Home » ‘Unprecedented’ heat wave over West brings death, fires, temp records

‘Unprecedented’ heat wave over West brings death, fires, temp records

by Marko Florentino
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The intense, early-season heat wave broiling much of the Western U.S. has already set many records and contributed to several deaths, yet it’s far from over: The heat is forecast to continue for another week, bringing triple-digit temperatures and compounding health and wildfire concerns across California and surrounding states.

“It’s unprecedented heat — take this very seriously,” said Dan Berc, a National Weather Service meteorologist in Las Vegas. “It’s not normal, this is excessive heat. … We’re talking 10 to 12 degrees above normal for the hottest part of the year.”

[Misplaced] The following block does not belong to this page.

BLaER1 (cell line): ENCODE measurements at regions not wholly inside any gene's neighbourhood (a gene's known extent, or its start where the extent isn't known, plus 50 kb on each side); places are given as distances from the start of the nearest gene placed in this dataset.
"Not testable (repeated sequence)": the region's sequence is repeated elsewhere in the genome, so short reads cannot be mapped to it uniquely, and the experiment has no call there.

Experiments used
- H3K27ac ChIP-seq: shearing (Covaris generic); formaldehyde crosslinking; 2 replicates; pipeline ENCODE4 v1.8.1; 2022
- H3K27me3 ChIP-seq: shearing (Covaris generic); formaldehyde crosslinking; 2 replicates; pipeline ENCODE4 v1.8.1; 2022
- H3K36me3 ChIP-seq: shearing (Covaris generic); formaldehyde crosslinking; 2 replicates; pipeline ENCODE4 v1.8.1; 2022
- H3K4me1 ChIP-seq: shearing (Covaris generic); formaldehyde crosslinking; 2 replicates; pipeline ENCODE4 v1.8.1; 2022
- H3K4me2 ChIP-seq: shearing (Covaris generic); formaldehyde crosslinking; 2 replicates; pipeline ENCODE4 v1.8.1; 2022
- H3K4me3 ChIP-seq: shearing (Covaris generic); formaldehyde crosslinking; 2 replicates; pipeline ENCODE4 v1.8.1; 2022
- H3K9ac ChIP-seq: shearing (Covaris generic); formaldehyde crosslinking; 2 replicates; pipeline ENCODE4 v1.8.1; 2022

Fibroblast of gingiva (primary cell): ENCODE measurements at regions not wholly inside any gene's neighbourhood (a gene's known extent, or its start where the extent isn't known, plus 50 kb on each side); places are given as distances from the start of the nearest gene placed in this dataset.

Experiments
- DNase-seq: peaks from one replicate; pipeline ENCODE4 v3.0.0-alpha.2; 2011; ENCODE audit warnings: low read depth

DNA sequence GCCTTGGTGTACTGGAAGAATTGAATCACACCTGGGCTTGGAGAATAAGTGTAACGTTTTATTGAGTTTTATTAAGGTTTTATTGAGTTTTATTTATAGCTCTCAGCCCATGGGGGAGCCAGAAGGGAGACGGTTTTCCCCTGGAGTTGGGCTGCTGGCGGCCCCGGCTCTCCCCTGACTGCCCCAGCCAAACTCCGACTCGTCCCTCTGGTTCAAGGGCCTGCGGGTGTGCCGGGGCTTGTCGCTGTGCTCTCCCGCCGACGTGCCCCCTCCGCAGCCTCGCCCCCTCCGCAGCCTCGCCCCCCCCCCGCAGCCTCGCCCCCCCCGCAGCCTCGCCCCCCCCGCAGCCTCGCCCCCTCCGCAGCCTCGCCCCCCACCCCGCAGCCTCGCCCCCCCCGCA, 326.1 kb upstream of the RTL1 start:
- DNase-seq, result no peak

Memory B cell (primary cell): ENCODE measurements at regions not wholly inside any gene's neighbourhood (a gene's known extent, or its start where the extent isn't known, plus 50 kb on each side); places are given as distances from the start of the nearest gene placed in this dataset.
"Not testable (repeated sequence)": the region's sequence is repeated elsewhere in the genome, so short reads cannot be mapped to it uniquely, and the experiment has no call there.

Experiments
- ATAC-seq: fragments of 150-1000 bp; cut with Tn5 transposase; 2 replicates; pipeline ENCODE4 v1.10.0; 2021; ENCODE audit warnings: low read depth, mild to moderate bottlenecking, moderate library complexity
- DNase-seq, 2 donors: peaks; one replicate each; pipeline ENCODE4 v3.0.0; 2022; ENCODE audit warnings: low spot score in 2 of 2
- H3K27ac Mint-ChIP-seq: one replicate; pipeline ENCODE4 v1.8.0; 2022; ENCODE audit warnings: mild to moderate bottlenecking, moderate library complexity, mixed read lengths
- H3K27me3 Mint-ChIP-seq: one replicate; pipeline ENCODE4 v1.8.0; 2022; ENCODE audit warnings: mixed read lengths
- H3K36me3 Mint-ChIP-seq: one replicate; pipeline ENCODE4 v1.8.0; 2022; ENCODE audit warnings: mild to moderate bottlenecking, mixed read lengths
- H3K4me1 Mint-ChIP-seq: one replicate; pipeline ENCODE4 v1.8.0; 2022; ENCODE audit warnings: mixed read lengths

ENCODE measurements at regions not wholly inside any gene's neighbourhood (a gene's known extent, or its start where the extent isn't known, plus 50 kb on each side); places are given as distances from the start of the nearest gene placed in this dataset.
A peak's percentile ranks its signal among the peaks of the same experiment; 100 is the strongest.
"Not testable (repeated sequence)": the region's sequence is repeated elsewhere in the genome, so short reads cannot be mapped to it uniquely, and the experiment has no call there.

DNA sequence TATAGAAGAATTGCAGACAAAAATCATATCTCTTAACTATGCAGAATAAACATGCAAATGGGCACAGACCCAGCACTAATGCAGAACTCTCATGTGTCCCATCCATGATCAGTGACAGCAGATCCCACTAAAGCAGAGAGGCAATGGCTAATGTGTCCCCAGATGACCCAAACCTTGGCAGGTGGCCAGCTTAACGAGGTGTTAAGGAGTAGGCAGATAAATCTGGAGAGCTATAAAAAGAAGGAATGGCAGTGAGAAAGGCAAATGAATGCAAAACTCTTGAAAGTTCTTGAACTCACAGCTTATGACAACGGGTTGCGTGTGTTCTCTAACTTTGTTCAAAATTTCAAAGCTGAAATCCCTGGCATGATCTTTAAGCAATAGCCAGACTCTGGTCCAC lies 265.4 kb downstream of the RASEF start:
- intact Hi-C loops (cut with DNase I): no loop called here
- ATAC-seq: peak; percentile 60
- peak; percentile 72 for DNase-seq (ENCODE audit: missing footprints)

Several fatalities across the West have been linked to the severe heat. A motorcyclist died Saturday in Death Valley National Park after several members of the cyclist’s group became distressed by the heat. In the Portland, Ore., area, officials reported four suspected heat-related deaths that occurred Friday to Sunday. And in Grand Canyon National Park, as temperatures rose into the mid-90s, a hiker was found dead Sunday, according to the National Park Service, though the cause of death wasn’t immediately clear.